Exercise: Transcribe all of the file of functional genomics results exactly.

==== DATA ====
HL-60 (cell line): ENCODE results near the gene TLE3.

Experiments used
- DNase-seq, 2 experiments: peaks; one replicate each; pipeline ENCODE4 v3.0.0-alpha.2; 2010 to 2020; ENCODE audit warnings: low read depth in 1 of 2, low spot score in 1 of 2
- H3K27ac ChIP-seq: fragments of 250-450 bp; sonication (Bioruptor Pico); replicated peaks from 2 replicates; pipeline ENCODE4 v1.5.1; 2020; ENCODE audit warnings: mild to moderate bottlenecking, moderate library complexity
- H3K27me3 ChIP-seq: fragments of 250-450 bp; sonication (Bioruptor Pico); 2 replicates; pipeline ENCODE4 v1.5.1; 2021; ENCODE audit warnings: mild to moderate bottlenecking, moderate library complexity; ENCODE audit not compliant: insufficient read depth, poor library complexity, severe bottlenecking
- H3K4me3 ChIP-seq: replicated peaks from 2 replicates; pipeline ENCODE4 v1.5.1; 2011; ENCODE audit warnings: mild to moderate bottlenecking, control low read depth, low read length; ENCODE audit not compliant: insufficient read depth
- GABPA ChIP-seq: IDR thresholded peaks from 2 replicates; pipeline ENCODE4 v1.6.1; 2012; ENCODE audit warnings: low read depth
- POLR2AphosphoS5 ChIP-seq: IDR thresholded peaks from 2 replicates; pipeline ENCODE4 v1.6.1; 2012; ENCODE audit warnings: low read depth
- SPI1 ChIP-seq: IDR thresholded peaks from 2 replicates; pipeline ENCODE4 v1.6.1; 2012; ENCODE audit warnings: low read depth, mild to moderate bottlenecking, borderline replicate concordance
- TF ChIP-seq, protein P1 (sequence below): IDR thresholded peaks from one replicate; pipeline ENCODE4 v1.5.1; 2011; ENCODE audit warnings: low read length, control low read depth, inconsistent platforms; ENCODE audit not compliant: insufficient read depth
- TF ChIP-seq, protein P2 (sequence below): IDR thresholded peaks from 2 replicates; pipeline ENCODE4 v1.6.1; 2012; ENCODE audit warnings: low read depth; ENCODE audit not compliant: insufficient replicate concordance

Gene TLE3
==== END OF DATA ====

HL-60 (cell line): ENCODE results near the gene TLE3.

Experiments used
- DNase-seq, 2 experiments: peaks; one replicate each; pipeline ENCODE4 v3.0.0-alpha.2; 2010 to 2020; ENCODE audit warnings: low read depth in 1 of 2, low spot score in 1 of 2
- H3K27ac ChIP-seq: fragments of 250-450 bp; sonication (Bioruptor Pico); replicated peaks from 2 replicates; pipeline ENCODE4 v1.5.1; 2020; ENCODE audit warnings: mild to moderate bottlenecking, moderate library complexity
- H3K27me3 ChIP-seq: fragments of 250-450 bp; sonication (Bioruptor Pico); 2 replicates; pipeline ENCODE4 v1.5.1; 2021; ENCODE audit warnings: mild to moderate bottlenecking, moderate library complexity; ENCODE audit not compliant: insufficient read depth, poor library complexity, severe bottlenecking
- H3K4me3 ChIP-seq: replicated peaks from 2 replicates; pipeline ENCODE4 v1.5.1; 2011; ENCODE audit warnings: mild to moderate bottlenecking, control low read depth, low read length; ENCODE audit not compliant: insufficient read depth
- GABPA ChIP-seq: IDR thresholded peaks from 2 replicates; pipeline ENCODE4 v1.6.1; 2012; ENCODE audit warnings: low read depth
- POLR2AphosphoS5 ChIP-seq: IDR thresholded peaks from 2 replicates; pipeline ENCODE4 v1.6.1; 2012; ENCODE audit warnings: low read depth
- SPI1 ChIP-seq: IDR thresholded peaks from 2 replicates; pipeline ENCODE4 v1.6.1; 2012; ENCODE audit warnings: low read depth, mild to moderate bottlenecking, borderline replicate concordance
- TF ChIP-seq, protein P1 (sequence below): IDR thresholded peaks from one replicate; pipeline ENCODE4 v1.5.1; 2011; ENCODE audit warnings: low read length, control low read depth, inconsistent platforms; ENCODE audit not compliant: insufficient read depth
- TF ChIP-seq, protein P2 (sequence below): IDR thresholded peaks from 2 replicates; pipeline ENCODE4 v1.6.1; 2012; ENCODE audit warnings: low read depth; ENCODE audit not compliant: insufficient replicate concordance

Gene TLE3